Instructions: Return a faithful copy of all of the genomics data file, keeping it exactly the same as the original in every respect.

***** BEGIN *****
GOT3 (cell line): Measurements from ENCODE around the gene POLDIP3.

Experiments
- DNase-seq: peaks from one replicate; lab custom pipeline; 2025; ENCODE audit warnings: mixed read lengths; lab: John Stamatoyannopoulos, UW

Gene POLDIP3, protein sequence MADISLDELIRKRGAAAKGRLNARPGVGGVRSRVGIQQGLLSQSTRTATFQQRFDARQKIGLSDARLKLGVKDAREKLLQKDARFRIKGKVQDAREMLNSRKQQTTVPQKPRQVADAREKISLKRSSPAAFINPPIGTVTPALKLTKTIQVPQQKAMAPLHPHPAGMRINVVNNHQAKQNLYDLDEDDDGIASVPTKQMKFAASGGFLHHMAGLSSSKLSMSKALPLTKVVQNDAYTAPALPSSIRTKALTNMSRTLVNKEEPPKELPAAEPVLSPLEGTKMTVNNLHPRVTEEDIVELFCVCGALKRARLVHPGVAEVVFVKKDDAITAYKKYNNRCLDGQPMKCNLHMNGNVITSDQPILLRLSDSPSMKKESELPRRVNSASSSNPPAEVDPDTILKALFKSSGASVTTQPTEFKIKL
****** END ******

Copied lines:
GOT3 (cell line): Measurements from ENCODE around the gene POLDIP3.

Experiments
- DNase-seq: peaks from one replicate; lab custom pipeline; 2025; ENCODE audit warnings: mixed read lengths; lab: John Stamatoyannopoulos, UW

Gene POLDIP3, protein sequence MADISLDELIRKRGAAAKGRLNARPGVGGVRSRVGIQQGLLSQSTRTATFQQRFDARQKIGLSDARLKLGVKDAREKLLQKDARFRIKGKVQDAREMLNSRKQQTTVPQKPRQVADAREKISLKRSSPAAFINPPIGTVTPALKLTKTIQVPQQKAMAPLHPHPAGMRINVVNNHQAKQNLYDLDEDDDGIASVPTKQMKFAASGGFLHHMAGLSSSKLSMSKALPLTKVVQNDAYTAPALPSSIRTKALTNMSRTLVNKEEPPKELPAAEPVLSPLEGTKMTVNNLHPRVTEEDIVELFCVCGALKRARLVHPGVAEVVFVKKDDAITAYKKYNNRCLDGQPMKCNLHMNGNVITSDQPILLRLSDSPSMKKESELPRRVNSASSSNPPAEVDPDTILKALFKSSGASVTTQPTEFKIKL